MxMo XI: Flipping Out

Why was it that the good folks at Imbibe Unfiltered decided to choose “Winter Warmers” for the theme of this Mixology Monday? Did they somehow foresee that good chunks of the Pacific Northwest — including their base in Portland, and mine in Seattle — would be socked in for days on end with temperatures barely venturing above freezing, and snow and ice still an annoyance nearly a week after its first appearance? (And for those of you in Canada, Maine and Missouri, scoffing at my whining about the cold, remember that this is the rainy Northwest, where you’re forced to swap your heavy winter coat for a thin Gore-Tex slicker before they’ll let you have a driver’s license. And for those of you in New York and environs, having a 70+ degree January: just shut the hell up.) Did they imagine that my office would be without heat this morning, leaving me shivering at the keyboard and chilled to the bone by noon? Or was it simply based on a casual glance at the calendar, along with a theme in their current issue that details a number of ways to defrost in mid-January?

Whatever the reason, I enter this MxMo as icy as a mint julep. On a night like this, a more standard warmer won’t quite hack it — a toddy has horsepower, but not enough gumption to properly beat the chill; a concoction with actual fire seems serious about warmth, but my near-immolation while playing with burning rum several MxMos back has made me leery about getting matches too close to my refreshments; and as appealing as a coffee drink sounds, using it to warm up at the end of a long, cold day would leave me goggle-eyed into the wee hours.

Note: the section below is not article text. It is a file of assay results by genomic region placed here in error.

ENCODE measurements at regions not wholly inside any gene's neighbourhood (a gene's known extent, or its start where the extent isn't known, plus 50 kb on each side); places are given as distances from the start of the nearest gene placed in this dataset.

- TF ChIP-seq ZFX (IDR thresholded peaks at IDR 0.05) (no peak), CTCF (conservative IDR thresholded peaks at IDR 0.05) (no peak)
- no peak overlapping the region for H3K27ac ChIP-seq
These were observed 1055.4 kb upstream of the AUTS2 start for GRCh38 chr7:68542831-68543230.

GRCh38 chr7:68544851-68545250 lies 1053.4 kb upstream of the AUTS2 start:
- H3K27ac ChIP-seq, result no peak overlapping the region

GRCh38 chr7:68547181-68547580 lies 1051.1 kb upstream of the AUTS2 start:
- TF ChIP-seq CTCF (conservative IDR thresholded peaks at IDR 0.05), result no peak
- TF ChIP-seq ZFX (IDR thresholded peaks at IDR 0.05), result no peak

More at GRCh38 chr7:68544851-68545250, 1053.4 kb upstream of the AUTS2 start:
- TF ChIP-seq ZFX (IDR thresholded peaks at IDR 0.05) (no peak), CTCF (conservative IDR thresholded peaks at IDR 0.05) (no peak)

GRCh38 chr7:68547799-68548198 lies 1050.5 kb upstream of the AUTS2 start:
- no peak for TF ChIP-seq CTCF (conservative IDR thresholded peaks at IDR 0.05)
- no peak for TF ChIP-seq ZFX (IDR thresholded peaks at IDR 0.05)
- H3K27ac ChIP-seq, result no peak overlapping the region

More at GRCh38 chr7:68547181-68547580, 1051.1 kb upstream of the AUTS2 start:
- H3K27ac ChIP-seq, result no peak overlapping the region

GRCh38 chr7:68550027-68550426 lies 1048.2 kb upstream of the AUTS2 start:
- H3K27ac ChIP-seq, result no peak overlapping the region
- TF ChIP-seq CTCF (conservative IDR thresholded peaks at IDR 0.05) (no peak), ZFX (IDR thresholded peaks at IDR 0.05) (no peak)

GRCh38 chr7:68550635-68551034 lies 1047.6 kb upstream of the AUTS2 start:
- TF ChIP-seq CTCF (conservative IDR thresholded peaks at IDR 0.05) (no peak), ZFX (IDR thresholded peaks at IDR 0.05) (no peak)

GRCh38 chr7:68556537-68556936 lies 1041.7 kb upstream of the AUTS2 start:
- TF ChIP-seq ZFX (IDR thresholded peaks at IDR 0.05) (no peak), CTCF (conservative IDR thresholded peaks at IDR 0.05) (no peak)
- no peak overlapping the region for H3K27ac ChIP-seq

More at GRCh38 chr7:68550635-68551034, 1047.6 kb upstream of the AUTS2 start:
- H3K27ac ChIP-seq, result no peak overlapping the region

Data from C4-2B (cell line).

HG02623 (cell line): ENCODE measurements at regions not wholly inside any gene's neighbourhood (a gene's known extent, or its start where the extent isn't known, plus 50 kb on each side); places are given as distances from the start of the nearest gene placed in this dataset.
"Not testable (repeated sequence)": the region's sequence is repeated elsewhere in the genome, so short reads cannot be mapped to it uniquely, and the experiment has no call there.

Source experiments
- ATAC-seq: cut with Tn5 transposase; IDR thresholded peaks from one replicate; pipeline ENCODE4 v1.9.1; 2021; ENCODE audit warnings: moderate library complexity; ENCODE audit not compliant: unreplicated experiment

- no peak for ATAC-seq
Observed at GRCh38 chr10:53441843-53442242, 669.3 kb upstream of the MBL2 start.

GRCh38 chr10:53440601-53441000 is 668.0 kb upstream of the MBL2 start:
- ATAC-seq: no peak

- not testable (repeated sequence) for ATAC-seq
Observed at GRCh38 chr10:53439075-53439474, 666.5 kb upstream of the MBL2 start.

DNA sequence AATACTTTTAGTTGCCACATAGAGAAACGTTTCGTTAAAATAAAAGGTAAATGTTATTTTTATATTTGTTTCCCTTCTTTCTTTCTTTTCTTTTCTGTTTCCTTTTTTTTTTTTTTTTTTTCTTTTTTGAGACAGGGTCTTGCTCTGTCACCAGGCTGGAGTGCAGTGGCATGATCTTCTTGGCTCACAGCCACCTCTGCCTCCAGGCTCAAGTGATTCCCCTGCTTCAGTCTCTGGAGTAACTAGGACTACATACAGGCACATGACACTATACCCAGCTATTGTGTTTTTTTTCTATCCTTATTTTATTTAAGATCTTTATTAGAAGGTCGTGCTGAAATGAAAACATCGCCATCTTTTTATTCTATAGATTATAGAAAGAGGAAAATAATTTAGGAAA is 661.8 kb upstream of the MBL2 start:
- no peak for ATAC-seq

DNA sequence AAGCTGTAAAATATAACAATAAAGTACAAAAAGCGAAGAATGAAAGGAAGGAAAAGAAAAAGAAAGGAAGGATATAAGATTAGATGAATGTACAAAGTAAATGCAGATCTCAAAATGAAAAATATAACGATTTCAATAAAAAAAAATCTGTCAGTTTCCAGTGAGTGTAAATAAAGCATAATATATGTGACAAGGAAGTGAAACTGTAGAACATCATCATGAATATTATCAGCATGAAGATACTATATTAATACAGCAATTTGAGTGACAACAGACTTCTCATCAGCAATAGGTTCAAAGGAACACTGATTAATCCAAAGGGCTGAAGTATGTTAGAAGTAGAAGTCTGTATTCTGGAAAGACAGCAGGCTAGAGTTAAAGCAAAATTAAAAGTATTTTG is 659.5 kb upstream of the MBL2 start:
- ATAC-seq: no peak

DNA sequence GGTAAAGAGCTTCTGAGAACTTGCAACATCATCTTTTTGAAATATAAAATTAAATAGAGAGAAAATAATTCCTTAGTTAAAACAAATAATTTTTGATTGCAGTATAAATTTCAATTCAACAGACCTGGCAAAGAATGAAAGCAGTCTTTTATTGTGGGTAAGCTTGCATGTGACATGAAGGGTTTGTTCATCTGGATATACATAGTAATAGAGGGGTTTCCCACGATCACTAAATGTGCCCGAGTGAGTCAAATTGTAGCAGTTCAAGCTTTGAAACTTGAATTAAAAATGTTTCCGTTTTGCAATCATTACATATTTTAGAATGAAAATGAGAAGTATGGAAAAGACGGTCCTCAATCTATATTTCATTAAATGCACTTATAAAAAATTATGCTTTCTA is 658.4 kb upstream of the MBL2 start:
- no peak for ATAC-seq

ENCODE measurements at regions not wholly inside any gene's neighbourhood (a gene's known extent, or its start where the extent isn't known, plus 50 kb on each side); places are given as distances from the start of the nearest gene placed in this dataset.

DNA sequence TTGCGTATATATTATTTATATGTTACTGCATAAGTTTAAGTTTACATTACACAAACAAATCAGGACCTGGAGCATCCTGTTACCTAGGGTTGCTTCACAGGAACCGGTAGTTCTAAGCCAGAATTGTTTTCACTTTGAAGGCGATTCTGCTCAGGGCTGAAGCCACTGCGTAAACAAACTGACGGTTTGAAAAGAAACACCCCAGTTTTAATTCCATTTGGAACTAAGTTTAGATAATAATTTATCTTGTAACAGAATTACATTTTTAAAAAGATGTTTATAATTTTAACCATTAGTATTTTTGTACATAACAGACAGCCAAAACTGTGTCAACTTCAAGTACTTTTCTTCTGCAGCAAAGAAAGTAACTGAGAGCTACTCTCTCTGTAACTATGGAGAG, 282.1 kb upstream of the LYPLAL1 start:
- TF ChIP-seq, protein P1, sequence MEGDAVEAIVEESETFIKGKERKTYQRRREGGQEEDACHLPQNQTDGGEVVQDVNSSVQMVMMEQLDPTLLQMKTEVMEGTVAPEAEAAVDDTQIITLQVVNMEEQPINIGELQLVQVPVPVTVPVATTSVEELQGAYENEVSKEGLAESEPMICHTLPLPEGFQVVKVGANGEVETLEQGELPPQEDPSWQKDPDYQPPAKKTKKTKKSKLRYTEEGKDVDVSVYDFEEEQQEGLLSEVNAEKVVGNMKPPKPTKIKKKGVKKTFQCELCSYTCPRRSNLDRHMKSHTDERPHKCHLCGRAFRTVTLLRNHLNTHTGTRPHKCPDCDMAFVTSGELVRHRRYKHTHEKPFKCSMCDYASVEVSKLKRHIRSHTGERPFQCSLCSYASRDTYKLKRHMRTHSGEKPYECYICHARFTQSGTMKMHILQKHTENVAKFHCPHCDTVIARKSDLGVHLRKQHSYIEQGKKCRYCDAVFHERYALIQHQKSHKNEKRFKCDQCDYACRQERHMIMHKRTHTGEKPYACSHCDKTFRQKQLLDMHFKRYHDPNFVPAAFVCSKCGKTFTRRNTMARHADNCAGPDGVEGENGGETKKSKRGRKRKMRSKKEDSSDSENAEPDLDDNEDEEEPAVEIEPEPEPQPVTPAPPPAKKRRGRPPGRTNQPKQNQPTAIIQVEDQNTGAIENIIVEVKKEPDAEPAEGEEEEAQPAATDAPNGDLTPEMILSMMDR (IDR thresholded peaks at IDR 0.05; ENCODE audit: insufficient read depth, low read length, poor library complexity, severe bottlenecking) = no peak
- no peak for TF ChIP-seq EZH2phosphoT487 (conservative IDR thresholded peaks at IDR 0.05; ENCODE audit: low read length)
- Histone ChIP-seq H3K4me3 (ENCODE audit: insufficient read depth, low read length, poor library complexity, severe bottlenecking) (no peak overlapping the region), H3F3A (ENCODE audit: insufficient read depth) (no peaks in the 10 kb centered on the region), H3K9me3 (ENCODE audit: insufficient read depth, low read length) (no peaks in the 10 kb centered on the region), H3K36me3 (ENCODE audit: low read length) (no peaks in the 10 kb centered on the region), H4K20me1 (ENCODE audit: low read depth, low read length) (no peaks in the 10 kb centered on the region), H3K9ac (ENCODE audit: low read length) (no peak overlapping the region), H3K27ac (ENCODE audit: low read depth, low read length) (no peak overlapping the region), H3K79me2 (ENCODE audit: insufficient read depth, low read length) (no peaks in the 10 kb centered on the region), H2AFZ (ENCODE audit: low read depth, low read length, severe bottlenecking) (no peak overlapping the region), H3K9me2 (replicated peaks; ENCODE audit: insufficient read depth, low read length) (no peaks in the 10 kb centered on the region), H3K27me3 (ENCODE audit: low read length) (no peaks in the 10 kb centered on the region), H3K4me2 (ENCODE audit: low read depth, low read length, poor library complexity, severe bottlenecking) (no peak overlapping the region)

Instead, I need a seriously studied winter warmer, one that dates to an era before thermostats and central heating, designed to create an instant heat deep inside then stick tenaciously to your ribs, warming and soothing for the long haul. It’s time to try a rum flip.

And I do mean trying “a” flip as opposed to “the” flip, because, as with so much else, there are a number of different recipes out there. For mine, I’ll go back as far as I can — to Jerry Thomas’ The Bar Tender’s Guide from 1864 (which, it should be noted, offers two versions of this drink; this recipe is the second, more appealing version):

Rum Flip (verbatim from Thomas)

Keep grated ginger and nutmeg with a little fine dried lemon peel, rubbed together in a mortar.

To make a quart of flip: — Put the ale on the fire to warm, and beat up three or four eggs with four ounces of moist sugar, a teaspoonful of grated nutmeg or ginger, and a gill of good old rum or brandy. When the ale is near to boil, put it into one pitcher, and the rum and eggs, &c., into another; turn it from one pitcher to another till it is as smooth as cream.

The rum flip is closely related to the egg flip, aka the “yard of flannel,” which another shivering PNWer, c at Slakethirst, attempted a while back with mixed reviews. With c’s fair warning mixed with my own curiosity — and my apprehension at drinking something composed mainly of hot beer and eggs — I set out to make my own flip.